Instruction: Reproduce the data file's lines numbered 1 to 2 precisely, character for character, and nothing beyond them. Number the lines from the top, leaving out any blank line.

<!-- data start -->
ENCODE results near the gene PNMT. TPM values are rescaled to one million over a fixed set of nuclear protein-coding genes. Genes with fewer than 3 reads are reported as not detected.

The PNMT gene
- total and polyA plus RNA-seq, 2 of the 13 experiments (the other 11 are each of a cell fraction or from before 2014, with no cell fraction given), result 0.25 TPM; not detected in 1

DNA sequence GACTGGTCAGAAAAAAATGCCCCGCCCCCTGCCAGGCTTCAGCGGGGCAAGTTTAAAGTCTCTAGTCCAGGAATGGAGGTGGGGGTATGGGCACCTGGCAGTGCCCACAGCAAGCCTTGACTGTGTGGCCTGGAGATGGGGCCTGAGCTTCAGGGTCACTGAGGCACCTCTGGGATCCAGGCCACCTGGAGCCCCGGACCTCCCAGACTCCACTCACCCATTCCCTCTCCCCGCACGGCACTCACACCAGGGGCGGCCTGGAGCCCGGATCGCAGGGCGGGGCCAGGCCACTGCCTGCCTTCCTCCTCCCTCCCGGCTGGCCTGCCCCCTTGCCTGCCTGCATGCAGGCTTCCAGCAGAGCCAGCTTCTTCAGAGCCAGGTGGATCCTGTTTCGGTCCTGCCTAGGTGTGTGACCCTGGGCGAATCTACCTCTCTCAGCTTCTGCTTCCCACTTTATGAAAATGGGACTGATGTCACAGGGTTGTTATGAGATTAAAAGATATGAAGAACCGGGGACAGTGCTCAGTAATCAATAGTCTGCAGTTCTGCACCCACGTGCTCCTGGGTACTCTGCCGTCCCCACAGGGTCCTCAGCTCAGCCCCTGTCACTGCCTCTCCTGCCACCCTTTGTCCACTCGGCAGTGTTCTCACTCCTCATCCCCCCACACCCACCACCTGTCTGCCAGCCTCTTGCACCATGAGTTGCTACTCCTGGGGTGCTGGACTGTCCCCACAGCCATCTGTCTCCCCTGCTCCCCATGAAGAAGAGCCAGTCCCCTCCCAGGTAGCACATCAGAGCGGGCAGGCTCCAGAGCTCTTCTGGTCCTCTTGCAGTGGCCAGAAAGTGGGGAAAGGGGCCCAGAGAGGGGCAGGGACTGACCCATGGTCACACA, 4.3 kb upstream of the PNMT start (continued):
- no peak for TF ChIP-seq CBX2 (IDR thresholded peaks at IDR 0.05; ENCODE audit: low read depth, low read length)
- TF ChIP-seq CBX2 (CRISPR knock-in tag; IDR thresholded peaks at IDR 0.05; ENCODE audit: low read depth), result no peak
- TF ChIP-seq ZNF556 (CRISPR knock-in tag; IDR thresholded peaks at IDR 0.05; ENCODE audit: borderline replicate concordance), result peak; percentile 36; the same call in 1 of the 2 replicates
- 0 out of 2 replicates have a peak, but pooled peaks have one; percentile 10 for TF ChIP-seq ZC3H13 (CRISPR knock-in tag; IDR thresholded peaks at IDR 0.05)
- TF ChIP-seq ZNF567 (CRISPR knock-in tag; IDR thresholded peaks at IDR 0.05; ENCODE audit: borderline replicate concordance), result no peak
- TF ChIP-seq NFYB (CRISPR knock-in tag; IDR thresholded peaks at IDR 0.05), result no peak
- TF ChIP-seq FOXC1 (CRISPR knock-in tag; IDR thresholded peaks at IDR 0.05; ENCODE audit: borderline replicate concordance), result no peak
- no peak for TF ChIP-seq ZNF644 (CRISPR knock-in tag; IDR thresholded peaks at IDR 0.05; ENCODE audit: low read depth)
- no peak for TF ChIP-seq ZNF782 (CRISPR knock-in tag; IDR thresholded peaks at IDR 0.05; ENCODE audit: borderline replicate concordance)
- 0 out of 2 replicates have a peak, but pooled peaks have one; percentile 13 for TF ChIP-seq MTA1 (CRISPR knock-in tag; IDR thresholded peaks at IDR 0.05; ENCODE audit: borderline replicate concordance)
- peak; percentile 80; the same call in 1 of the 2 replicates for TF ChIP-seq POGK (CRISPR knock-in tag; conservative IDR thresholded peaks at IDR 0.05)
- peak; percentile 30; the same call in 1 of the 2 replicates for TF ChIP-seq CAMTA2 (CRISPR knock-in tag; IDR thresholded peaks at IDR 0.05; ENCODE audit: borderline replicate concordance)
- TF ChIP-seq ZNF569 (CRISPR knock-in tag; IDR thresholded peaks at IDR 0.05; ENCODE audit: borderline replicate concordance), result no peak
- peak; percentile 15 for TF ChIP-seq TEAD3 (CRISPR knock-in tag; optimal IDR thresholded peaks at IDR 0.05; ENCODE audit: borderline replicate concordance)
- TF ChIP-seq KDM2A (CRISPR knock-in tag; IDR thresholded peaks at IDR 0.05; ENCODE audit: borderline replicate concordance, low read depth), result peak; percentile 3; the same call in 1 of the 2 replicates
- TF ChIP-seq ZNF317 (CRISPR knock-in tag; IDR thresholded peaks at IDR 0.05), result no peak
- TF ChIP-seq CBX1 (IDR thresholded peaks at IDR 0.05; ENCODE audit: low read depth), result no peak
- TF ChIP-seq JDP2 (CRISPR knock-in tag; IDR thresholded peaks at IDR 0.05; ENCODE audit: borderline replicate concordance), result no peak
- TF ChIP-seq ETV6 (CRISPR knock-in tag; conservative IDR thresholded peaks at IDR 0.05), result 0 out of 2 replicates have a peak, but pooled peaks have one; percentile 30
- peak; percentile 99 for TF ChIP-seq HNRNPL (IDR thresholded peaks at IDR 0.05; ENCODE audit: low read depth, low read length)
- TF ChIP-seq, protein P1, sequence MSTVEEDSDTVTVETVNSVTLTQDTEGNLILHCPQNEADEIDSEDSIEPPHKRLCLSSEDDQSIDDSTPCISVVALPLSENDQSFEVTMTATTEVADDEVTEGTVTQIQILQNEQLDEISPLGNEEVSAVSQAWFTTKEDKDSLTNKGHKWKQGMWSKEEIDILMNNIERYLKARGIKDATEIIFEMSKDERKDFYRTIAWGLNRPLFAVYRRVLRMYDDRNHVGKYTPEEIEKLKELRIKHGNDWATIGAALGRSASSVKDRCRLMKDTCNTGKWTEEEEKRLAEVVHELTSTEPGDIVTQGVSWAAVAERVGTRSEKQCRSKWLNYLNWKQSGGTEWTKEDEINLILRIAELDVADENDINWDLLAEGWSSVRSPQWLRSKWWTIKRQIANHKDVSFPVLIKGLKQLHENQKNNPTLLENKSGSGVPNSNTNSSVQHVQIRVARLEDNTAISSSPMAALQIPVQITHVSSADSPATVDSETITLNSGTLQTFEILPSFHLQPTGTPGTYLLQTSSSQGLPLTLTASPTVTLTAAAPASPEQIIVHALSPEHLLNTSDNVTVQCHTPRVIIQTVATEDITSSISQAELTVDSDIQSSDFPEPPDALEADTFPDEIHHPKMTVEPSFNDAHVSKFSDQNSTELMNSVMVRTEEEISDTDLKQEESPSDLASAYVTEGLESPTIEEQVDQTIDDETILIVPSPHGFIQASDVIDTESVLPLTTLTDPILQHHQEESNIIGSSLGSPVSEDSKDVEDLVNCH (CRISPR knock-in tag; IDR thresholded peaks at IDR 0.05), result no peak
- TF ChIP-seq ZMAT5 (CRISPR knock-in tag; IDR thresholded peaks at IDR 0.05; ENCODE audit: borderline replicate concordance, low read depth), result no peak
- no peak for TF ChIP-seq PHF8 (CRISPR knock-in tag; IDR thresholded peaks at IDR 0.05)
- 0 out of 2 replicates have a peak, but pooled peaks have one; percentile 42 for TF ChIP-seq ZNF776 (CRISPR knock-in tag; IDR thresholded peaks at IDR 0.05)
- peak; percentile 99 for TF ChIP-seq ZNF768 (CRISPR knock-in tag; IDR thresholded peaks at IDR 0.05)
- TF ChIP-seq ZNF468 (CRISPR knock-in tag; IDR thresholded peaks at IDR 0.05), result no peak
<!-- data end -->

ENCODE results near the gene PNMT. TPM values are rescaled to one million over a fixed set of nuclear protein-coding genes. Genes with fewer than 3 reads are reported as not detected.

The PNMT gene